Most tourists visit the Sacred Valley for it’s villages and markets, but there is more to be explored in this sun-drenched land. Indeed, the Sacred Valley is perhaps one of the most accessible and unexplored hiking locations in all of Peru. If you’re comfortable in Alpine environments and a very serious outdoors enthusiast, you can choose any valley and start hiking upwards to see what happens. As always, be respectful of any indigenous people you meet, ask permission before camping, and use caution.
If choosing a random trail and seeing where it goes seems a little too high risk for you, here are a selection of my favorite single-day and multi-day hikes in the Sacred Valley of the Inca.
Though less popular than it’s more famous siblings; the Inca Trail and Salkantay trek, this two or three day Trek a stunning alternative to those heavily trafficked trails. The Lares Trek has three variations . Each begins at a different village in the valley, runs up and over the Andes, and finishes up at the Lares Hot Springs. Each route has it’s own benefit and, having personally hiked two of them, I believe that all three routes are equal in beauty.
Sacred Valley Views
Option 1: Beginning from Huarán
This hike begins from a small village just outside of Huarán, following a well trodden footpath up into the high Andes. After several hours of hiking, you’ll come across the rural Quechua village of Cancha Cancha.
The people of Cancha Cancha are used to seeing tourists passing through but that doesn’t necessarily mean they want you walking around in their church or school. Be respectful and ask village elders for permission before wandering willy-nilly through their village taking photos. Not many villagers speak Spanish but simple sign language usually does the trick.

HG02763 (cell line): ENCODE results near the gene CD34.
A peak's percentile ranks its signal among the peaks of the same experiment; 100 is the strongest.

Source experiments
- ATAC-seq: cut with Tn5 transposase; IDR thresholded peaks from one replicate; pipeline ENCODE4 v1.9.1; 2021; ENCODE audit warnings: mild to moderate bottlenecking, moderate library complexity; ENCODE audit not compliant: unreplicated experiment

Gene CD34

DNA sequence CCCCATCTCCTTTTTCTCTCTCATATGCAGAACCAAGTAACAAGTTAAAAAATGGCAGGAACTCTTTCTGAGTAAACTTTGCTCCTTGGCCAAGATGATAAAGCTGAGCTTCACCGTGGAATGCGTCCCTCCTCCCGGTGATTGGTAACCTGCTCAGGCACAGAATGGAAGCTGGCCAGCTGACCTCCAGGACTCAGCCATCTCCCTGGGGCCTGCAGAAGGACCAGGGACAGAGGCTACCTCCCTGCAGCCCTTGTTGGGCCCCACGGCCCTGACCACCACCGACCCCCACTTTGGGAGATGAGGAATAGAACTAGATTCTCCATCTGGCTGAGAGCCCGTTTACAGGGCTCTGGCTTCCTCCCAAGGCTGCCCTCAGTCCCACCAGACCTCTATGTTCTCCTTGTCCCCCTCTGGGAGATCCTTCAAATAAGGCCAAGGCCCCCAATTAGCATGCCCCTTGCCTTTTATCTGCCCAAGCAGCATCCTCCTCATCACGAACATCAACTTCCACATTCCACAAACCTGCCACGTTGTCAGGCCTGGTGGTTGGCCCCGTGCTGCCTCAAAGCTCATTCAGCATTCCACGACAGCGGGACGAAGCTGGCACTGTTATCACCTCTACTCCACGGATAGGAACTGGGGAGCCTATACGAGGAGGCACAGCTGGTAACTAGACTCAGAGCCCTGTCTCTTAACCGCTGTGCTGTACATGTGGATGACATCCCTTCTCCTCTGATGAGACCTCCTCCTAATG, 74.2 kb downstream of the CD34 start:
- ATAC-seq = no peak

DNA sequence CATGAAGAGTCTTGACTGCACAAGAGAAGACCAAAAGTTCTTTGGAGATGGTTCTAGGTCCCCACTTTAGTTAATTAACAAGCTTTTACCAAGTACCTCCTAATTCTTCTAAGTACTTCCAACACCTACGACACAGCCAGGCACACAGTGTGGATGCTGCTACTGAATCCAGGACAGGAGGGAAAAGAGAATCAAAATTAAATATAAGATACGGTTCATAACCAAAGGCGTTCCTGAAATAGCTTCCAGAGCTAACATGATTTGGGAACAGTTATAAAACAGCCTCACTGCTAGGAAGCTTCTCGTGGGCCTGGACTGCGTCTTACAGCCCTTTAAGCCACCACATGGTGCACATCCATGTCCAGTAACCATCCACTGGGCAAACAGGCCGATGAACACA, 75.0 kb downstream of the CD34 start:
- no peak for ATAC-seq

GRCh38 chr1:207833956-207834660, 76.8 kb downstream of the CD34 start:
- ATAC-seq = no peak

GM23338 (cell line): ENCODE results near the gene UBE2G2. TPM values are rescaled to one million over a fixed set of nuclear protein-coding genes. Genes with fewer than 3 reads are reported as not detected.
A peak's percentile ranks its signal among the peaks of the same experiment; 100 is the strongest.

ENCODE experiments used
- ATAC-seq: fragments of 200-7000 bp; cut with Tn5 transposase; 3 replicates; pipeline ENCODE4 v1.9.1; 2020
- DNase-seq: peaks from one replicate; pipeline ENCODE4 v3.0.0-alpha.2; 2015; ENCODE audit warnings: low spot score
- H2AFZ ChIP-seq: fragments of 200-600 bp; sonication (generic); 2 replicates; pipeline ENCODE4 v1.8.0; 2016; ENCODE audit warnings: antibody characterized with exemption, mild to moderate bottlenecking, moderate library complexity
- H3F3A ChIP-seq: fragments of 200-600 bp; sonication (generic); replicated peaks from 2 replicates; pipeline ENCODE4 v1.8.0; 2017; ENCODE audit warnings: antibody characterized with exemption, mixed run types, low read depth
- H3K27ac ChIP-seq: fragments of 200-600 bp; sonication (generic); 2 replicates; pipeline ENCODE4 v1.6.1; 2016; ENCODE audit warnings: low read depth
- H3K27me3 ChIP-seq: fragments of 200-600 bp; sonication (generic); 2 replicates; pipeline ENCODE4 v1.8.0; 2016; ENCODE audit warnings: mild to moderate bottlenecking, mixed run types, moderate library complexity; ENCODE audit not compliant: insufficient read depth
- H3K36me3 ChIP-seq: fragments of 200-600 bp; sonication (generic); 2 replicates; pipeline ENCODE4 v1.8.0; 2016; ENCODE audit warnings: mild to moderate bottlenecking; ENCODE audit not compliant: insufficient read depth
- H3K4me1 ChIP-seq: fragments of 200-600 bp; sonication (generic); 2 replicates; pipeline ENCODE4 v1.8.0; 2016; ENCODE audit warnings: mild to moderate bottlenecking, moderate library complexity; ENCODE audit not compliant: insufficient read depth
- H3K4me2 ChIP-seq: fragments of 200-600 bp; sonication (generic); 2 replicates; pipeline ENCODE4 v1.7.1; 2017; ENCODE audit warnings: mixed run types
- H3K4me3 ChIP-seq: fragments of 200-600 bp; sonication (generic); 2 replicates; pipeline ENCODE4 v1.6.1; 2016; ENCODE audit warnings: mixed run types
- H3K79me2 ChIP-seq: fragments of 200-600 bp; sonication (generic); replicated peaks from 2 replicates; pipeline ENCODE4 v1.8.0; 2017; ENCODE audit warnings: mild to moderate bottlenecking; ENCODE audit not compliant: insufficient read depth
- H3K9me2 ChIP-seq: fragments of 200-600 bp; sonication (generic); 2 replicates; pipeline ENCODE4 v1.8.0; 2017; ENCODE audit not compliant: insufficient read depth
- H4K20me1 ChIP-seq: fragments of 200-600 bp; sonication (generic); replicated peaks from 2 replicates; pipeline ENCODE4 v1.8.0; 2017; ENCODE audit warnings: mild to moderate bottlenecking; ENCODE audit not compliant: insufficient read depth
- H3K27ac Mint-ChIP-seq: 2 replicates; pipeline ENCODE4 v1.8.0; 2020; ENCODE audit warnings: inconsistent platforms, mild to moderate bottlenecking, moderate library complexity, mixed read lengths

Continuing on from the village, you’ll soon reach a large, black Andean lake, the perfect spot for your first campsite. Day two you’ll hike up and over the ridge then down to the main road. Follow the main road until you reach Lares.
Option 2: Beginning from Urubamba
You’ll hike up out of town towards Pumahuanca, an absolutely stunning ecological area. You’ll be following a river and the path is actually a road for much of the beginning. Eventually it becomes a footpath that will lead you up and over the Andes.
On the way you’ll pass through a rural village, pastoral farmland, an ancient Incan ruin, and have breathtaking views back towards Cusco. Once you cross the pass, it’s a long walk down a dirt road until you reach the Lares Hot Springs.
Option 3: Beginning from Yanahuara
This is the only route I haven’t personally tried. The route from Yanahuara leads up to a large lake sitting at about 4000m. Camp beside this lake then continue up and over the pass and down to Lares and the much needed hot springs.
Inca Trail from Chinchero
Yes, it’s an Inca Trail hike, but it’s not THE Incan Trail. Here in the Sacred Valley, there is one long continuous hike that anyone can do, for free, on an authentic section of the Inca Trail.
It runs from Chinchero down to a small village called Urquillos. The trail can technically be hiked in either direction, but I recommend beginning in Chinchero and hiking down to Urquillos, unless you’re a true sucker for punishment.